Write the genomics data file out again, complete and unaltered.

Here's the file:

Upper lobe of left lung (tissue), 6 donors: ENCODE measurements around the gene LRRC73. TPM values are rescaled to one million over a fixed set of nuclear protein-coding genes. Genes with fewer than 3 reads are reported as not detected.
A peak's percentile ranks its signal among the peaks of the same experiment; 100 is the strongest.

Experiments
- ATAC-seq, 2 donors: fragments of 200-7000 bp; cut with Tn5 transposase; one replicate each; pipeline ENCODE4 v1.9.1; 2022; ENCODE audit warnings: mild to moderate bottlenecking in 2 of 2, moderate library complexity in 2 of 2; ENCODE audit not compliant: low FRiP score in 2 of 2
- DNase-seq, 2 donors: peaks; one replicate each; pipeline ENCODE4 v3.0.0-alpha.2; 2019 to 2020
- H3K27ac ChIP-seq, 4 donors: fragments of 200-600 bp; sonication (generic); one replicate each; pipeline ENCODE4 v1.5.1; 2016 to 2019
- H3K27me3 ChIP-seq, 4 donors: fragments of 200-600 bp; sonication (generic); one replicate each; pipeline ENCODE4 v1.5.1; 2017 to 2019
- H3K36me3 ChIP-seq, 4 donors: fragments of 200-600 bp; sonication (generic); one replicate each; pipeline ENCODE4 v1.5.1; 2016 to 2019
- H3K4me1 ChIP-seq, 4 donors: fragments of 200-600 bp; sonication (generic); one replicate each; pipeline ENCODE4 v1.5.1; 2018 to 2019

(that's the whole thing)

Upper lobe of left lung (tissue), 6 donors: ENCODE measurements around the gene LRRC73. TPM values are rescaled to one million over a fixed set of nuclear protein-coding genes. Genes with fewer than 3 reads are reported as not detected.
A peak's percentile ranks its signal among the peaks of the same experiment; 100 is the strongest.

Experiments
- ATAC-seq, 2 donors: fragments of 200-7000 bp; cut with Tn5 transposase; one replicate each; pipeline ENCODE4 v1.9.1; 2022; ENCODE audit warnings: mild to moderate bottlenecking in 2 of 2, moderate library complexity in 2 of 2; ENCODE audit not compliant: low FRiP score in 2 of 2
- DNase-seq, 2 donors: peaks; one replicate each; pipeline ENCODE4 v3.0.0-alpha.2; 2019 to 2020
- H3K27ac ChIP-seq, 4 donors: fragments of 200-600 bp; sonication (generic); one replicate each; pipeline ENCODE4 v1.5.1; 2016 to 2019
- H3K27me3 ChIP-seq, 4 donors: fragments of 200-600 bp; sonication (generic); one replicate each; pipeline ENCODE4 v1.5.1; 2017 to 2019
- H3K36me3 ChIP-seq, 4 donors: fragments of 200-600 bp; sonication (generic); one replicate each; pipeline ENCODE4 v1.5.1; 2016 to 2019
- H3K4me1 ChIP-seq, 4 donors: fragments of 200-600 bp; sonication (generic); one replicate each; pipeline ENCODE4 v1.5.1; 2018 to 2019